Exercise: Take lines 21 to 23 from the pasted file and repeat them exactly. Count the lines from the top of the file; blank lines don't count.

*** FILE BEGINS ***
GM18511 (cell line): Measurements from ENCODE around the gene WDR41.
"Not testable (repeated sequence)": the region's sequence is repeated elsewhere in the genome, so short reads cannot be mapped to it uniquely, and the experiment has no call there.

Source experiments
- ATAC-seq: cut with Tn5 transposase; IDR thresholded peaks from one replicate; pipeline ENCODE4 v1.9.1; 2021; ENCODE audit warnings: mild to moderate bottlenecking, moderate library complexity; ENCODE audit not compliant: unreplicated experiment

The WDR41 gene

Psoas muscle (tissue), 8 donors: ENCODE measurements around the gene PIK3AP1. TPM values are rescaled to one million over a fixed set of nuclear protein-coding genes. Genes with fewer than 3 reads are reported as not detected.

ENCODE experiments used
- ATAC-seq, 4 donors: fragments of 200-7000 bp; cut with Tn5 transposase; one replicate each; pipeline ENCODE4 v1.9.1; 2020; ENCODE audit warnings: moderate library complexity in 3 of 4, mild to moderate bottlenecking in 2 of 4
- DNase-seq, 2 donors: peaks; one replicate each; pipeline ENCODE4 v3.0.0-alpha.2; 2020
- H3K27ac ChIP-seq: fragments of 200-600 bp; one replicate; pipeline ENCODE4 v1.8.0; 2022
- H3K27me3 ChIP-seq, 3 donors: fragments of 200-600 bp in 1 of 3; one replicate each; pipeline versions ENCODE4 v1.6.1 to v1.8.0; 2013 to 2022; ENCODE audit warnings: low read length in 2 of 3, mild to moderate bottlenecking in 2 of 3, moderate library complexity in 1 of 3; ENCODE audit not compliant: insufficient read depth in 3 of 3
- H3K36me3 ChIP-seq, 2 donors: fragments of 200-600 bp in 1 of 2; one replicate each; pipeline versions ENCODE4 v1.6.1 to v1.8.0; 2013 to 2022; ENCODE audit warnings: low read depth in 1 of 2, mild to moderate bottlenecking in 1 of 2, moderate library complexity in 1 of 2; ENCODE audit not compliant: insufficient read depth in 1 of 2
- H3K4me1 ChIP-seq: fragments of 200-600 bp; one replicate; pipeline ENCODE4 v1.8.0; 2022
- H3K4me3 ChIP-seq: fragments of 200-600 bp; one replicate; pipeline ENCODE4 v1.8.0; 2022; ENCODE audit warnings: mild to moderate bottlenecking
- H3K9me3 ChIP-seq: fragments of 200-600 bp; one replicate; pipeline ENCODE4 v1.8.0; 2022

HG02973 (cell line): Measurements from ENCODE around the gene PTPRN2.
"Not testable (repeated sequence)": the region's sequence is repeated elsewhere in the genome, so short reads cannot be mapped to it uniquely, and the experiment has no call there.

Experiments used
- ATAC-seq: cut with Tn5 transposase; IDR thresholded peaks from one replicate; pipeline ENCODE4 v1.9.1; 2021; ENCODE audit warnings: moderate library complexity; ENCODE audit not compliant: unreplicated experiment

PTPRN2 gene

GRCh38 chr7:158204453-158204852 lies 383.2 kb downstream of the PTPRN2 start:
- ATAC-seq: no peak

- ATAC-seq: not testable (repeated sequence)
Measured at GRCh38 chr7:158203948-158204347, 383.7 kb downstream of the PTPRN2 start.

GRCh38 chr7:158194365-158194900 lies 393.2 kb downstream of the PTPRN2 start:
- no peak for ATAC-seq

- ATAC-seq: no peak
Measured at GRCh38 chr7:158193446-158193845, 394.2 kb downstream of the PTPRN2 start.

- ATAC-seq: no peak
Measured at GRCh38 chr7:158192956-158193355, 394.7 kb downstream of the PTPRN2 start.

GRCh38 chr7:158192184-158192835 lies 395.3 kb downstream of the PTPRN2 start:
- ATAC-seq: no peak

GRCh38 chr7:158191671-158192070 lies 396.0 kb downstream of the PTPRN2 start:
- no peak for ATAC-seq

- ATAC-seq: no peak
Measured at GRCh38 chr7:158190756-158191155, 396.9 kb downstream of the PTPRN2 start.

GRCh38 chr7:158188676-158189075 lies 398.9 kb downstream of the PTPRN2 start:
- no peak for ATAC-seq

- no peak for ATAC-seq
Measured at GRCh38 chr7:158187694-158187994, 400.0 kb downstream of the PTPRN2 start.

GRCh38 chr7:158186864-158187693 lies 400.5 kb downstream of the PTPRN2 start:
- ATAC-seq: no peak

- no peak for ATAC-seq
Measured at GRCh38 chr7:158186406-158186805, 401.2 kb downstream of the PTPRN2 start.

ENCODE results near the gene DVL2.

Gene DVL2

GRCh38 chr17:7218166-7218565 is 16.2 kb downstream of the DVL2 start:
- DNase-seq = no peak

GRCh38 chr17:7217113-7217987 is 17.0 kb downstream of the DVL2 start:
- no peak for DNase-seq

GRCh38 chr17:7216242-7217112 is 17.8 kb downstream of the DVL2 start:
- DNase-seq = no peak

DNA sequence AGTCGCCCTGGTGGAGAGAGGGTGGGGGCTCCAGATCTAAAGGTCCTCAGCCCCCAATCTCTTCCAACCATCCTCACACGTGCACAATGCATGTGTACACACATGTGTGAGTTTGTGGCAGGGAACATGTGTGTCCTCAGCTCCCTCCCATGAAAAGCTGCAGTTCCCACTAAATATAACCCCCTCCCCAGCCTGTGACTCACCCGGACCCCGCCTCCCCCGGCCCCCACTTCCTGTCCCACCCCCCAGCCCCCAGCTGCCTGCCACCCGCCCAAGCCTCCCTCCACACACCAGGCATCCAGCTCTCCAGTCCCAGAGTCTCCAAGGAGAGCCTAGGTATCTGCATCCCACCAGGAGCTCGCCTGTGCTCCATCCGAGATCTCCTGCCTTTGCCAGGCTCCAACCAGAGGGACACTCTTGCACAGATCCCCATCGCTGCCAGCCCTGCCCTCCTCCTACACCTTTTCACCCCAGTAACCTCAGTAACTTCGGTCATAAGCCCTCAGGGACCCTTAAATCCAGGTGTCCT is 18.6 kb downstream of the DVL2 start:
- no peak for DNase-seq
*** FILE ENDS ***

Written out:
GRCh38 chr7:158204453-158204852 lies 383.2 kb downstream of the PTPRN2 start:
- ATAC-seq: no peak

- ATAC-seq: not testable (repeated sequence)